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[per-sist, -zist] /pərˈsɪst, -ˈzɪst/
verb (used without object)
to continue steadfastly or firmly in some state, purpose, course of action, or the like, especially in spite of opposition, remonstrance, etc.:
to persist in working for world peace; to persist in unpopular political activities.
to last or endure tenaciously:
The legend of King Arthur has persisted for nearly fifteen centuries.
to be insistent in a statement, request, question, etc.
Origin of persist
1530-40; < Latin persistere literally, to stand firm permanently, equivalent to per- per- + -sistere, akin to stāre to stand
Related forms
persister, noun
persistingly, adverb
persistive, adjective
persistively, adverb
persistiveness, noun
nonpersisting, adjective
unpersisting, adjective
1, 2. See continue. 3. insist. Unabridged
Based on the Random House Dictionary, © Random House, Inc. 2015.
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Examples from the web for persisted
  • Worldwide, high demand for construction materials has persisted because of major.
  • The euro zone's high inflation persisted at the end of last year.
  • Throughout work on this story the problem persisted.
  • During this time, the researchers were able to recognize a hierarchical structure amongst the families that persisted.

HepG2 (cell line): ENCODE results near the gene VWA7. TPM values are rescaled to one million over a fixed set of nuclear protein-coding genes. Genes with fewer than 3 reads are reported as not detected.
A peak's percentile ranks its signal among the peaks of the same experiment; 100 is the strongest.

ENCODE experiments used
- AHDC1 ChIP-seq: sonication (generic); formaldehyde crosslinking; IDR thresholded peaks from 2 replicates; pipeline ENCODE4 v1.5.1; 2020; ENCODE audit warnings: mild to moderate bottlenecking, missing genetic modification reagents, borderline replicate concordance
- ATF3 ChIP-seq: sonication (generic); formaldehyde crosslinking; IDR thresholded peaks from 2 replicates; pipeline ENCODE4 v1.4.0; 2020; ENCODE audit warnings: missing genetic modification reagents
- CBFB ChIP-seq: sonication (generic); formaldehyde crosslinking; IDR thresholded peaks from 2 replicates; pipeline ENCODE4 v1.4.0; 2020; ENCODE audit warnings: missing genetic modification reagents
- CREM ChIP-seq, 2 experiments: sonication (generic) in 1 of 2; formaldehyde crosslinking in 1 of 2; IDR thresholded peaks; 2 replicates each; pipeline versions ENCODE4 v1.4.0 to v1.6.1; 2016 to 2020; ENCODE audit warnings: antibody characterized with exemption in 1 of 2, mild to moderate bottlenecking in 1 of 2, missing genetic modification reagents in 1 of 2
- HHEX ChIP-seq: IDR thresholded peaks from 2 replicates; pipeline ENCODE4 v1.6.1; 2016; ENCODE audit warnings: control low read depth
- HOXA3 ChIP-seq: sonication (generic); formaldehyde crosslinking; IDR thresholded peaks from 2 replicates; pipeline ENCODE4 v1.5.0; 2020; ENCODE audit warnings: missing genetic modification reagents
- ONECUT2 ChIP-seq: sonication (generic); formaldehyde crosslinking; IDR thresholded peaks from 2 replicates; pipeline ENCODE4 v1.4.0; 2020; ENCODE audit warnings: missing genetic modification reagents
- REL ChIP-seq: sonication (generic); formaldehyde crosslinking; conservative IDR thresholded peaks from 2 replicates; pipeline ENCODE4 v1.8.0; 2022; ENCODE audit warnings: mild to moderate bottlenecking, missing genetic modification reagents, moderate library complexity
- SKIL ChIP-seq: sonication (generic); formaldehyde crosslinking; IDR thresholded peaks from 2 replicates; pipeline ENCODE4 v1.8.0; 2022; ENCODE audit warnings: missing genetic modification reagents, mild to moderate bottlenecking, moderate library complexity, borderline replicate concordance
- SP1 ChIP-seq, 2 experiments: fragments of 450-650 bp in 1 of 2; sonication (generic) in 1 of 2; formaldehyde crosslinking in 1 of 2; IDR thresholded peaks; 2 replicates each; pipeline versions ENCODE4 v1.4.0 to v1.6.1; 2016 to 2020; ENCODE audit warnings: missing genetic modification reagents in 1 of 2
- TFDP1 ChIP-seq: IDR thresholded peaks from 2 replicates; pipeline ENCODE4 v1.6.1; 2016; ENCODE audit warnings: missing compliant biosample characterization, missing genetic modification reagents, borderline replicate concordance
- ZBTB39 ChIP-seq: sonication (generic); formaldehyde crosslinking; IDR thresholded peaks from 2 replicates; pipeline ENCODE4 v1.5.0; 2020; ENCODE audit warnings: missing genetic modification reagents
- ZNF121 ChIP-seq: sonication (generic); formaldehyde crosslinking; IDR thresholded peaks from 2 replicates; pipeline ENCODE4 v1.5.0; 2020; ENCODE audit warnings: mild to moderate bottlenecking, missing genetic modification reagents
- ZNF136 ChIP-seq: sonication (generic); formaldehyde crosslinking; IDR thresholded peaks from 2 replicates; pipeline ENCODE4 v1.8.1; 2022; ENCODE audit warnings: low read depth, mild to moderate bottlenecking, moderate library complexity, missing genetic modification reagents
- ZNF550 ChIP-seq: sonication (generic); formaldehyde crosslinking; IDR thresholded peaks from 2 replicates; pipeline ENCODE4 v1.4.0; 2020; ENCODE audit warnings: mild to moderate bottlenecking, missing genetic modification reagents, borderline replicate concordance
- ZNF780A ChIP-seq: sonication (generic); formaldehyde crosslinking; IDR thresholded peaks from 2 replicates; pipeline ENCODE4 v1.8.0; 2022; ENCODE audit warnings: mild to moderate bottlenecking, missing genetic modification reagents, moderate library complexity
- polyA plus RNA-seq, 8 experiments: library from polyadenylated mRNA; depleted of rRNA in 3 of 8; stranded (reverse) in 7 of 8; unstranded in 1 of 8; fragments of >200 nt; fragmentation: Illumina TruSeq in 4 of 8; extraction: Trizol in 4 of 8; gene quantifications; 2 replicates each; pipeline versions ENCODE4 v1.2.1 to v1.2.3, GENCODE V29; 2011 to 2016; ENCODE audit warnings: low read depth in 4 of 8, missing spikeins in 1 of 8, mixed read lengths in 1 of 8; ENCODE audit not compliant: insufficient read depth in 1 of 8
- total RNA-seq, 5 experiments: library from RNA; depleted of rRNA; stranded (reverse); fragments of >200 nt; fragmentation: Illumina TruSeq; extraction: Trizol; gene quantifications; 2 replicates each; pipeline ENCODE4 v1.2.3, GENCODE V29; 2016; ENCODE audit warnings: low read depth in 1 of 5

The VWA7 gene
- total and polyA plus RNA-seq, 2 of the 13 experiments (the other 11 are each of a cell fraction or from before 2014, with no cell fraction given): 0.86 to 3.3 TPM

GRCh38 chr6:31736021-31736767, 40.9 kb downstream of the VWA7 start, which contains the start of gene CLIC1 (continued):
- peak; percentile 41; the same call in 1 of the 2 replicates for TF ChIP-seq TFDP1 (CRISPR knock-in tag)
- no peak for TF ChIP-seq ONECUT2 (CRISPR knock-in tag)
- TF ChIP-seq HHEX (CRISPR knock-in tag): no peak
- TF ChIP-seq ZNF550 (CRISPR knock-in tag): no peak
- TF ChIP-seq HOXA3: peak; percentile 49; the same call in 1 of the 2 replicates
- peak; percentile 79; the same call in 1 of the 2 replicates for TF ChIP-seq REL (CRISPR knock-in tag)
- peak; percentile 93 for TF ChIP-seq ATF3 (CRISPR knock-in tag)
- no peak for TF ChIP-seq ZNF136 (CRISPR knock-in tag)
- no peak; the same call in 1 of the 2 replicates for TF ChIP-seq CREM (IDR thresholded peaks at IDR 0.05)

• But the legend of the musk strawberry persisted among a few scientists and fruit connoisseurs.
  • Stories of human flight have persisted for millennia.
  • The stock market was unable yesterday to hold its ground although strength persisted in the television issues.
  • In other words, the stories and myths persisted because they served multiple purposes for multiple audiences.
  • Doubts about the sustainability of the gains from the new economy persisted.
  • In much of the deep tropics malaria persisted stubbornly.
British Dictionary definitions for persisted


verb (intransitive)
(often foll by in) to continue steadfastly or obstinately despite opposition or difficulty
to continue to exist or occur without interruption: the rain persisted throughout the night
Derived Forms
persister, noun
Word Origin
C16: from Latin persistere, from per- (intensive) + sistere to stand steadfast, from stāre to stand
Collins English Dictionary - Complete & Unabridged 2012 Digital Edition
© William Collins Sons & Co. Ltd. 1979, 1986 © HarperCollins
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Word Origin and History for persisted



1530s, from Middle French persister (14c.), from Latin persistere "abide, continue steadfastly," from per- "thoroughly" (see per) + sistere "come to stand, cause to stand still" (see assist). Related: Persisted; persisting.

Online Etymology Dictionary, © 2010 Douglas Harper
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